Stars, Cells, and God | Saving Radio Astronomy and Dating Bible Battles

Join Hugh Ross and Jeff Zweerink as they discuss new discoveries taking place at the frontiers of science—discoveries that have theological and philosophical implications, including the reality of God’s existence.

Saving Radio Astronomy

The last unspoiled refuge for radio astronomy is the Moon’s far side—the most “radio quiet” place in the solar system. There, researchers hope to place four 3-meter antennae to measure the “cosmic dawn,” the radio signal from the universe’s first stars that will reveal the characteristics of those stars and evidence for the big bang. However, international lunar exploration could generate so much noise as to eliminate radio astronomy’s last unspoiled refuge. In this episode, Hugh discusses how radio astronomers hope to protect this frontier.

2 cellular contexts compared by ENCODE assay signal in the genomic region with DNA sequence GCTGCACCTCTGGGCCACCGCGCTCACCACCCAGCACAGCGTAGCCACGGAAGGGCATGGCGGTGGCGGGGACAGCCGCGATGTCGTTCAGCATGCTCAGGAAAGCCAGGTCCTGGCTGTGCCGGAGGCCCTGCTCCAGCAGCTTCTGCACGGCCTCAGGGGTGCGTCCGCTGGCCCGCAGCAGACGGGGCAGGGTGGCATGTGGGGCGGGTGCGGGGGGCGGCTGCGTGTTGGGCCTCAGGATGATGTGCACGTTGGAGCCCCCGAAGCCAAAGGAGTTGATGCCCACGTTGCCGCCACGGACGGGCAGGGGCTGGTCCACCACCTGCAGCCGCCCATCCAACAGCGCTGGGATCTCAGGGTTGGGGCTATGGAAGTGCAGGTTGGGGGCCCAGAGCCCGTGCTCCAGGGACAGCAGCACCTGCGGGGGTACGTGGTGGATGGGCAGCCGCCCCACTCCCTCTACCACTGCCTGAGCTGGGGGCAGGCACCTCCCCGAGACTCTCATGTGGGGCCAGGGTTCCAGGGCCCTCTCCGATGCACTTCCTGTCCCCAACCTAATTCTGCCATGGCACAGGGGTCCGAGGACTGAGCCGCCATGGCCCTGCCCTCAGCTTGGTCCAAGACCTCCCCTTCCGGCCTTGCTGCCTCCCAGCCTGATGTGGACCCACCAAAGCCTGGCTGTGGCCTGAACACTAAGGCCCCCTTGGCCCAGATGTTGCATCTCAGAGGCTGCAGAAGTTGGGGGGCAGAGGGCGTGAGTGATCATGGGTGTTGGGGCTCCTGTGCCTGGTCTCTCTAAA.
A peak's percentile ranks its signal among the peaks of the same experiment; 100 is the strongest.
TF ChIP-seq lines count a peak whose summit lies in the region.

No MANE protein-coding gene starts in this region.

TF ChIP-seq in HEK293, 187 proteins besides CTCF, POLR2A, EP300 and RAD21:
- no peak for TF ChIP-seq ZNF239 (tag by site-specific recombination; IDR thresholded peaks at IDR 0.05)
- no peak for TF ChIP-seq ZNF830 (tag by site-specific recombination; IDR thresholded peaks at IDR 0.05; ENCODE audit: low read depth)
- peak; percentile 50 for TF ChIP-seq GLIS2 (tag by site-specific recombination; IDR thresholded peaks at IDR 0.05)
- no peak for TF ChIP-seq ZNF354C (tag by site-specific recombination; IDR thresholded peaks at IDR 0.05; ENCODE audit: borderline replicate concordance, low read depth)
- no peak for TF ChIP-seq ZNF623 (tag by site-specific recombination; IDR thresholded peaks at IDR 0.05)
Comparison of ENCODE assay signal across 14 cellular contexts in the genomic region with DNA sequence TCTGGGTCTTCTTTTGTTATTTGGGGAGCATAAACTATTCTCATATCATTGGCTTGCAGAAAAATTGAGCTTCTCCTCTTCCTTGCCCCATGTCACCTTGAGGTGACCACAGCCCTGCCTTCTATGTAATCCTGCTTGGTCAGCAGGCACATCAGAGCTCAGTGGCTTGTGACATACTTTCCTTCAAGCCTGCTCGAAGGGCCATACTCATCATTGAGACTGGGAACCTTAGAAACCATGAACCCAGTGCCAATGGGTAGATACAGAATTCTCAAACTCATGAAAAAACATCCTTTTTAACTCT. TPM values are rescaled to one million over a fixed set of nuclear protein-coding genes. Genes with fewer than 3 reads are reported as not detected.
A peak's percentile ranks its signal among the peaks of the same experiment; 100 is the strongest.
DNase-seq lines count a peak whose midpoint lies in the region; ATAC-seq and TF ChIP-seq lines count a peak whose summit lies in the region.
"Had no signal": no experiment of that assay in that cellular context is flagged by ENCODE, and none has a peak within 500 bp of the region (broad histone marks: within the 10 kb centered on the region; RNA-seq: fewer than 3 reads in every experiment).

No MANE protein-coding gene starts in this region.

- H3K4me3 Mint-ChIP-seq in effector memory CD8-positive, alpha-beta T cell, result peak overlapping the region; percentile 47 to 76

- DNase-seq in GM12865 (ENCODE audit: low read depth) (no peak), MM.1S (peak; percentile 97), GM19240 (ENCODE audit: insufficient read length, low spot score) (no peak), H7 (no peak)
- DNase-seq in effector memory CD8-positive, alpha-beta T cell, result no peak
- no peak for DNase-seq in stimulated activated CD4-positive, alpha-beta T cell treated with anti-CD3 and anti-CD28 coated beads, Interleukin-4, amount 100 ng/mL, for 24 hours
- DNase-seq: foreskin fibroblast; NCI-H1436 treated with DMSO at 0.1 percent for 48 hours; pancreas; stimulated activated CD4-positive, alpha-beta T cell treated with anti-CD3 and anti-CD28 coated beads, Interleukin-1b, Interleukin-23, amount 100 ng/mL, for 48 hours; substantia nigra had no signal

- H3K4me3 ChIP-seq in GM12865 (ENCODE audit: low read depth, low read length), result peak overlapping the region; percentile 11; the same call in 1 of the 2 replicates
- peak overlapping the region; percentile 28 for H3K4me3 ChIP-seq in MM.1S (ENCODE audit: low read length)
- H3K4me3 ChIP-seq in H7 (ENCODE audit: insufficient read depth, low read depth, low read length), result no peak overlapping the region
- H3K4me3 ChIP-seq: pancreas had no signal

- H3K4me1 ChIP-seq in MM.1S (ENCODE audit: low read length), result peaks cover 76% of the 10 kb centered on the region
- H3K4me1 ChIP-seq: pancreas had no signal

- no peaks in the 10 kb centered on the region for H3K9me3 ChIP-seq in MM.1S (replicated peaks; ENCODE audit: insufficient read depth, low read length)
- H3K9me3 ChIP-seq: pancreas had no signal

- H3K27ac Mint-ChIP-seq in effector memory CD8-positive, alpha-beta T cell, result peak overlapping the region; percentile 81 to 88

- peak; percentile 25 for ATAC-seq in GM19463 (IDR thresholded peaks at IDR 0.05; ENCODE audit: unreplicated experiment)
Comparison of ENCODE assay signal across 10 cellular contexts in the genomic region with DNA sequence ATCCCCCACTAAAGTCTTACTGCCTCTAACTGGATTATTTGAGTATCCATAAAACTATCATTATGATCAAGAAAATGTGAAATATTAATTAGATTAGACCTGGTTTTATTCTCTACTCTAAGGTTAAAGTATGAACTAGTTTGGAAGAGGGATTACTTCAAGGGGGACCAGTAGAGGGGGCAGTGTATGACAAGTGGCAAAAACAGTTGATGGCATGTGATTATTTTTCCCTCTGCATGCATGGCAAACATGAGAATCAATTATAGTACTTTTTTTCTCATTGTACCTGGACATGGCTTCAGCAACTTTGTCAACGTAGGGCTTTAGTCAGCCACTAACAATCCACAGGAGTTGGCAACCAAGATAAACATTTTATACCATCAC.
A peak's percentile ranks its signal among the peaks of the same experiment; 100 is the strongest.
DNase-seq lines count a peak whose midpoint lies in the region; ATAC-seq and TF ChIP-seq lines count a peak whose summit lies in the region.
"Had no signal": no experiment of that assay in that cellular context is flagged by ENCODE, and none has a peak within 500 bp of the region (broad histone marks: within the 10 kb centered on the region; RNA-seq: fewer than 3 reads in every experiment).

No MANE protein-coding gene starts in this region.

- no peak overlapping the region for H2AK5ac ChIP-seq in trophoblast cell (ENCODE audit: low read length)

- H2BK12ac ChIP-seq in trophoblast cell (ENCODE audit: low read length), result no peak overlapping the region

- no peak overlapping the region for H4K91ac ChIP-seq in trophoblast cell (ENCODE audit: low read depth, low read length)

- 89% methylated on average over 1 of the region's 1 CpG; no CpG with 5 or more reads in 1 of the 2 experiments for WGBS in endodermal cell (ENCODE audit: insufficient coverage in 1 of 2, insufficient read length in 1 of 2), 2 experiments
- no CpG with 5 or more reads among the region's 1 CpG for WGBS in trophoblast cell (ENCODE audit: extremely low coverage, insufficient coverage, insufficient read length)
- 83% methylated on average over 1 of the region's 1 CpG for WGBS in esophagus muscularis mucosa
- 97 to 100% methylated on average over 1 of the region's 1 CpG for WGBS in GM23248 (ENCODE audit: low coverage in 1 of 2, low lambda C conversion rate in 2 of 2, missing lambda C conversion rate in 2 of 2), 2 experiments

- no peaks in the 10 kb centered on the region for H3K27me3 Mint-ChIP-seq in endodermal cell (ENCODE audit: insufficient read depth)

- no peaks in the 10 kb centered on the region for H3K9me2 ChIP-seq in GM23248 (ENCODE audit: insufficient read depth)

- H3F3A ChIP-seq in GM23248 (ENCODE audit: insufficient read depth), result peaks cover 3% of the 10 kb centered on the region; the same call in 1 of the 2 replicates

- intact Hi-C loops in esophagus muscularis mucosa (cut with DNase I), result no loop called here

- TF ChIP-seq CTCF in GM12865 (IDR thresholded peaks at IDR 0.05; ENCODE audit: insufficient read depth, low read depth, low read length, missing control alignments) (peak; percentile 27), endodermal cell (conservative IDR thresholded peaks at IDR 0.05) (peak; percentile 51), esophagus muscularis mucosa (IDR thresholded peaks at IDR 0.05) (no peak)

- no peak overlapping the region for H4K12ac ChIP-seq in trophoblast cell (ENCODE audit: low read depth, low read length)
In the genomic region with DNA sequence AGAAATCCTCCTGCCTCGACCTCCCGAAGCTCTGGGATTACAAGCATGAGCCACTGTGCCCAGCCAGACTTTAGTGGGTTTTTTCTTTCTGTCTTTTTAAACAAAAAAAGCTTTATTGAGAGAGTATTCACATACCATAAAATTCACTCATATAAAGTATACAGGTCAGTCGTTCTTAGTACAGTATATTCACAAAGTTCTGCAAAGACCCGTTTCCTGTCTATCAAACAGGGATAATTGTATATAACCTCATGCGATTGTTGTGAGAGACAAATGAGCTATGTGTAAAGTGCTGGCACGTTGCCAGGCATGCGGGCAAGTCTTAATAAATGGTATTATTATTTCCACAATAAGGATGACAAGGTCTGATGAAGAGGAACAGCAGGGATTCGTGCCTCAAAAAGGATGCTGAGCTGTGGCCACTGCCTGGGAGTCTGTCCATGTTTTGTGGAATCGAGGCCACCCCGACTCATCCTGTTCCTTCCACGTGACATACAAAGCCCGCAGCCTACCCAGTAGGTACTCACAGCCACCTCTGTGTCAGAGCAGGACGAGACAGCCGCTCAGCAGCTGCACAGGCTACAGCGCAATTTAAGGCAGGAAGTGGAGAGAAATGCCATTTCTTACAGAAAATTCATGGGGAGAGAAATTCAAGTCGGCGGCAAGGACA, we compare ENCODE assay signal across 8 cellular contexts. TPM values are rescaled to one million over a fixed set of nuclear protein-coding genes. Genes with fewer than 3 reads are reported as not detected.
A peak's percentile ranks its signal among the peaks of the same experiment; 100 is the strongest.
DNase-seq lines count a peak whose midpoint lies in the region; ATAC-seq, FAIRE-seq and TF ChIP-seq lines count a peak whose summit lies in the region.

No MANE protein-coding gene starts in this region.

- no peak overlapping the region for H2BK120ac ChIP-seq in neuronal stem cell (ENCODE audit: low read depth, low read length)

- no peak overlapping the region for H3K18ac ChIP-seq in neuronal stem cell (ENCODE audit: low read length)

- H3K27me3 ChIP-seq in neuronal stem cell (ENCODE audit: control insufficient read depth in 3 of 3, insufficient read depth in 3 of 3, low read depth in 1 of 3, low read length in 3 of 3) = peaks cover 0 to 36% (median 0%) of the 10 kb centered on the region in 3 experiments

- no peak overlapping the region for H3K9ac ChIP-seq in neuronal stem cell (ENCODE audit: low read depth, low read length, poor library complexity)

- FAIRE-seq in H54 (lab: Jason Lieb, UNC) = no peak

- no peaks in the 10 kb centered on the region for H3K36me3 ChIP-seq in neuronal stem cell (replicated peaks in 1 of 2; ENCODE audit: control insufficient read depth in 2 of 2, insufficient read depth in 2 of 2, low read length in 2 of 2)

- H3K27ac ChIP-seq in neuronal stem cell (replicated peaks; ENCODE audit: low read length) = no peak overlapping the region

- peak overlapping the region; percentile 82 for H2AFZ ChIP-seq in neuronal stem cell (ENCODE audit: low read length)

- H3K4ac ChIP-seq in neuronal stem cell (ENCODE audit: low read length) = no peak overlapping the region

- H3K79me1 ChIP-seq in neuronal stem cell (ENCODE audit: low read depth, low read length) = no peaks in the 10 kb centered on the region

Are Telescopes on the Moon Doomed before They’ve Even Been Built?

Dating Bible Battles

Archaeologists have discovered many sites where battles described in the Bible occurred, but determining the dates has been difficult. Recent advances in measuring magnetic field strengths provide a new dating tool. During the tenth to sixth century BCE, Earth’s magnetic field experienced fluctuations much larger than seen today. Many of the battles during this time involved burning opponents’ cities to the ground, and these fires often heated mud bricks and pottery pieces to temperatures hot enough that the pieces recorded the magnetic field and direction at the time. Scientists have used these magnetic field measurements in artifacts to validate the historicity of many battles recorded in Scripture. Listen to find out how.


Reconstructing Biblical Military Campaigns Using Geomagnetic Field Data

Earth’s Magnetic Field Supports Biblical Stories of Destruction of Ancient Cities